Playwright Samuel Hunter's "A Permanent Image" is by no means the first play to tell the story of adult siblings returning from out of town for a parent's funeral.
The emotional tension of that ubiquitous human moment — which often involves booze, recriminations, guilt, money, shock, self-examination and sheer, unadulterated grief — has attracted scribes from Horton Foote on down.
And the two confused, angry, bereft siblings in this play — one the lesbian owner of a trucking company whose lover just left with their kid, the other a war-zone photographer with a penchant for gruesome photos — very much fall into the model of dysfunctional adults who can barely take care of themselves, let alone deal with a death in their estranged, pain-filled family.
But Hunter's 2011 play, which was first seen in the playwright's native Idaho and has not been previously staged in Chicago, has a couple of unusual twists.
One is that the dead parent in question — the dad — appears to have not only killed himself, but to have filmed himself doing so. The other is that the surviving mom has painted everything white, and that includes the doors, the walls, the kitchen, the wall clock, the La-Z-Boy, the couch. Much of the ensuing drama revolves around the question of why. Grief? Temporary or ongoing insanity? A more nefarious purpose?
A rising young writer, Hunter is adept at coming up with these striking visual images — his newer hit play from New York, "The Whale" (opening at Victory Gardens Theater on Monday), features a 600-pound man at center stage.
An earlier play, "A Permanent Image," certainly totters at the edge of realism, a fusion of Midwest Gothic, let's say, with clattering notes of absurdism. But one of the main things that makes LiveWire Chicago's production at the Storefront Theater so worth watching is that it dangles on that edge of the outre without ever toppling into the ridiculous.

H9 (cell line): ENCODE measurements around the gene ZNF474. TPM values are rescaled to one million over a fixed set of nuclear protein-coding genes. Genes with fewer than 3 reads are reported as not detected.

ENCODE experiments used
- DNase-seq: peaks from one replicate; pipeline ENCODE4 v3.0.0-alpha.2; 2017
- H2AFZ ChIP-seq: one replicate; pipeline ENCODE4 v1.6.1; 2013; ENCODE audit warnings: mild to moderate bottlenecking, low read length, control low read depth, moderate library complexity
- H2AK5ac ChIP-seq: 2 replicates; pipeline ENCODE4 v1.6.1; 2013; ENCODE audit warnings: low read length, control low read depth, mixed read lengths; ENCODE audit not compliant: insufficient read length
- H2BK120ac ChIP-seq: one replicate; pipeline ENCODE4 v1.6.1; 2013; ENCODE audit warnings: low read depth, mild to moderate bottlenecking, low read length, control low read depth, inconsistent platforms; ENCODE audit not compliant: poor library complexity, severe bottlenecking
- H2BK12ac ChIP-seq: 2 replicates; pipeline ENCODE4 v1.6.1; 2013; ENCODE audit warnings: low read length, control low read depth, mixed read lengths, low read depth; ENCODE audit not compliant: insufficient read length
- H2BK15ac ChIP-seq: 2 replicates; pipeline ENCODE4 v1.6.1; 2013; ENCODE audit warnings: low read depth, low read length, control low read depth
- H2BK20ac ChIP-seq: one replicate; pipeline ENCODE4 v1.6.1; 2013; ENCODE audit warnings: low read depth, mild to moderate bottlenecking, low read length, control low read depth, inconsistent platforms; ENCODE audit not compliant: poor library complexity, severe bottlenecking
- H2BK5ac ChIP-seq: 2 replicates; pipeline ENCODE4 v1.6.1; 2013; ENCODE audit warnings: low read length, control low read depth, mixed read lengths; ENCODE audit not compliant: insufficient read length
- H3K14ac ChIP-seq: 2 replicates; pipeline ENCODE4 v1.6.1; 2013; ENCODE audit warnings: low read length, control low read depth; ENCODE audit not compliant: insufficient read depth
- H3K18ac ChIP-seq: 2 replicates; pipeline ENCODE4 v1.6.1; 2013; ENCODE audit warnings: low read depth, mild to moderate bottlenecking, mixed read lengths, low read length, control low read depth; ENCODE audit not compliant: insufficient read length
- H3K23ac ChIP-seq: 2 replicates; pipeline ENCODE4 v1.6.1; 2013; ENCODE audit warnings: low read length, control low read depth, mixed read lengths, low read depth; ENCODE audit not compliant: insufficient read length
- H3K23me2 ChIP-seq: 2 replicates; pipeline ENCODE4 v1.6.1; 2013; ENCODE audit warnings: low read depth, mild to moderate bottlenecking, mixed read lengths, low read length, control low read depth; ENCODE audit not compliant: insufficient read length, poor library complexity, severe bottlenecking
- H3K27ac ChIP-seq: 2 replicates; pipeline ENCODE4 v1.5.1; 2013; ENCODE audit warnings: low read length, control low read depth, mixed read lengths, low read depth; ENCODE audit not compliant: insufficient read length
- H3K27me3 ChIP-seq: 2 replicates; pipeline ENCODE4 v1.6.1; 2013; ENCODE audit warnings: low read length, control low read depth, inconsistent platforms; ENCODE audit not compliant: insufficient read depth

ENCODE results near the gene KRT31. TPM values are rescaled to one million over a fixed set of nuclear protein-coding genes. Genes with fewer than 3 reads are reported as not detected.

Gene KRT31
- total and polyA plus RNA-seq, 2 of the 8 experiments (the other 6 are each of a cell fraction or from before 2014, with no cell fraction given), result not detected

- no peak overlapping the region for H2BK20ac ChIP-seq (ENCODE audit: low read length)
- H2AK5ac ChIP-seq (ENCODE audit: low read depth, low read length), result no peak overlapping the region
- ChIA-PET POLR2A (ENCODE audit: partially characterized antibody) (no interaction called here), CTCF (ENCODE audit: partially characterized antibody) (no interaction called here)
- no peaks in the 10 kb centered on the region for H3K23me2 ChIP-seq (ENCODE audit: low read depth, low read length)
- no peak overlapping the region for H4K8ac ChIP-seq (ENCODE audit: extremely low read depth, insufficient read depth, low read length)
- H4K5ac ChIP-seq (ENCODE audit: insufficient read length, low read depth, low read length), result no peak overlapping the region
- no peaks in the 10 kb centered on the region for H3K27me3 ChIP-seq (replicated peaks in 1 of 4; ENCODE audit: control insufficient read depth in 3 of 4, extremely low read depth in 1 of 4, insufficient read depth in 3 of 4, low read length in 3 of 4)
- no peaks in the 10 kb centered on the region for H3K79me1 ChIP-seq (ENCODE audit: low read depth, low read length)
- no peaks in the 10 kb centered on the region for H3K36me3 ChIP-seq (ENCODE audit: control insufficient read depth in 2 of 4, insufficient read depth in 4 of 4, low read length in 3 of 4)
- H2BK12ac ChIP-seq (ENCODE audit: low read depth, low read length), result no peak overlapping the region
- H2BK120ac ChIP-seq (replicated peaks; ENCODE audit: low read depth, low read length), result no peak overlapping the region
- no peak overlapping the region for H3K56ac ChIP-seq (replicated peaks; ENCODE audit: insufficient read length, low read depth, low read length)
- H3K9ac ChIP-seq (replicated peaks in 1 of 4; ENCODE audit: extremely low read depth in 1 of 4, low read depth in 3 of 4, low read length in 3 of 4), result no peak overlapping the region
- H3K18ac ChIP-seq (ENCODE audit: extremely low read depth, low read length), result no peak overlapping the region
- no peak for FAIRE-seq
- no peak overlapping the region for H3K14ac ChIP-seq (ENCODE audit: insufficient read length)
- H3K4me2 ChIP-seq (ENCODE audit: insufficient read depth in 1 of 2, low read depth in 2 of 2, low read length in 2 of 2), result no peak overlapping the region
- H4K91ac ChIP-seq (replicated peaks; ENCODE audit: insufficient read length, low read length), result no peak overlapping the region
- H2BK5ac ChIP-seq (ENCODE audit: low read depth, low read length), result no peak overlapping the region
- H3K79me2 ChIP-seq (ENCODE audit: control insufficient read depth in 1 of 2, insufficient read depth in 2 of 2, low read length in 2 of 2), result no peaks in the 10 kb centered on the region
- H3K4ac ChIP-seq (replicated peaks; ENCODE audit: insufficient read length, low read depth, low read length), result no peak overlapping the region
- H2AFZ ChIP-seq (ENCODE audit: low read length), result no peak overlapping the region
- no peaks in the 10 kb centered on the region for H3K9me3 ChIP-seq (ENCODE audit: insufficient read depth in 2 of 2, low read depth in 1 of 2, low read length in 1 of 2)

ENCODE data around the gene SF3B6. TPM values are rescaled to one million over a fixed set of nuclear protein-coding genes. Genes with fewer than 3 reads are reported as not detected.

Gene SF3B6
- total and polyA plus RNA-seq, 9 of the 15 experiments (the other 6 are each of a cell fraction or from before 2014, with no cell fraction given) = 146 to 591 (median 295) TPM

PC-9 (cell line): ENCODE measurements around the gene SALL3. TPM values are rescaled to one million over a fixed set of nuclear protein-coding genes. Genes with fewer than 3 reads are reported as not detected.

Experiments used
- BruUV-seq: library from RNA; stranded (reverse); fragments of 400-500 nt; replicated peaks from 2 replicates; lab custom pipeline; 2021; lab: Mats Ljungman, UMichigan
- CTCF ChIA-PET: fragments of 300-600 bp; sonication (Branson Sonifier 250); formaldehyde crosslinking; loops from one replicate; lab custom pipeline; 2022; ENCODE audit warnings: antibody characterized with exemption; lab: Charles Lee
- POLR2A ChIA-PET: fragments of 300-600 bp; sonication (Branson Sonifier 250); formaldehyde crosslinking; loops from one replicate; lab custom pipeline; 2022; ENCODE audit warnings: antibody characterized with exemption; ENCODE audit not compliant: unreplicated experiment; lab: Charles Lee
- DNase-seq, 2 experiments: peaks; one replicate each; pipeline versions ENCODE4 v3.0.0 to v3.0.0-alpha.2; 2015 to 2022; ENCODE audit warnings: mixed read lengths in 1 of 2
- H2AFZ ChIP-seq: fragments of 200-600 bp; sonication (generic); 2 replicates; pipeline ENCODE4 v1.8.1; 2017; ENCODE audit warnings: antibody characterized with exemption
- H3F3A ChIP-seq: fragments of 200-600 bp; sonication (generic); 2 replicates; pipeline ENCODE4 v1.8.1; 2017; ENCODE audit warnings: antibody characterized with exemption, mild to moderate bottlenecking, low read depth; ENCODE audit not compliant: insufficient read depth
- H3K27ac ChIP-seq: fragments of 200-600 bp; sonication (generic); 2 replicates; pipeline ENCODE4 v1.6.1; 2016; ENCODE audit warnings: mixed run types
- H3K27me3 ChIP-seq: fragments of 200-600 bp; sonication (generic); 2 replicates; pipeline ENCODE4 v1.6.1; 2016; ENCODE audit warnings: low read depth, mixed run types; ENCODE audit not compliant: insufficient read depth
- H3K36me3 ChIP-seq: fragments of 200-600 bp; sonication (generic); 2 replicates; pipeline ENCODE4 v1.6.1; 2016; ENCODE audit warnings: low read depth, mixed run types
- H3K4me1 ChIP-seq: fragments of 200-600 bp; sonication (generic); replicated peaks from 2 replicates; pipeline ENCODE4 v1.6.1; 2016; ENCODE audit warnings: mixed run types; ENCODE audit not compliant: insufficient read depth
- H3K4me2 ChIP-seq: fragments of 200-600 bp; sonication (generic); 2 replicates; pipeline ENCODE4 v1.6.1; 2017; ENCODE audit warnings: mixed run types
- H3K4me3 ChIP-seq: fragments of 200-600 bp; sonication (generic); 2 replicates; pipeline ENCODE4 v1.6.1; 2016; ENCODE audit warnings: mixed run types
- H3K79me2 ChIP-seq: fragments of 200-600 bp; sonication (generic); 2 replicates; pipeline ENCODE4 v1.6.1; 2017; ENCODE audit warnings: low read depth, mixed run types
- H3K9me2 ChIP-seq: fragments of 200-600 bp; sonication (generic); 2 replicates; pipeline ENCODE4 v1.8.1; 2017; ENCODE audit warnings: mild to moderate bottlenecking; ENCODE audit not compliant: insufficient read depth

You'll be sustained not just by the question of where this play is going, familiar as its landscape seems to be, but also by the empathy you'll find yourself feeling for characters who have no idea how to respond to what their parents — one dead, one very much alive — have decided to do of their own free will. How much freedom to give aging parents is another potent theme of the night — and if you make your way to the Storefront, where tickets are a mere $15, I guarantee you will find yourself involved in these strange circumstances.
To put all this another way, Hunter uses a wacky, bizarre circumstance to tickle your theatrical muscle, and then good old-fashioned empathy to make you think about how you would react in the same circumstance. Truly, the appeal of this play is all in that tension.
You think to yourself, well, I won't ever experience anything quite like this, and then you think, well, maybe I will. Does not the death of loved one, even a loved one with whom we had little or no relationship, upend us all?
Director Joshua Aaron Weinstein's production is careful and truthful enough to really catch this crucial tension. This is not a flashy show, but Mary Williamson, who plays the daughter, shows us a lot of fear in her eyes, and Ed Dzialo, who plays the emotionally slippery son, comes up with quite the moving picture of a man who prefers to walk away rather than get involved in the strangeness of human decisions. Janice O'Neill's mom character stays more in the familiar, but she still surprises in places.
Hunter is also interested here in metaphysics — a fusion with ordinary Midwest life and death that, tempting as the connection is to make, does not entirely work, to my mind. It is a lot for the structure of the play to hold and it feels like it arrives too late in the game. But one way to appreciate the talents of a young writer is to see him or her work in traditional circumstances and forge a fresh path. So it goes here.
LiveWire's design team of Anders Jacobson and Judy Radovsky, with arresting video projections by Liviu Pasare, have a tough assignment for a company with a small budget. They vividly colorize (if white is a color) Hunter's stark landscape, fully in keeping with the play's observation that you can't go back in life, just try to pull from it and make some semblance of sense.
When: Through May 5
Where: Storefront Theater, 66 E. Randolph St.
Running time: 2 hours, 10 minutes
Tickets: $15 at brownpapertickets.com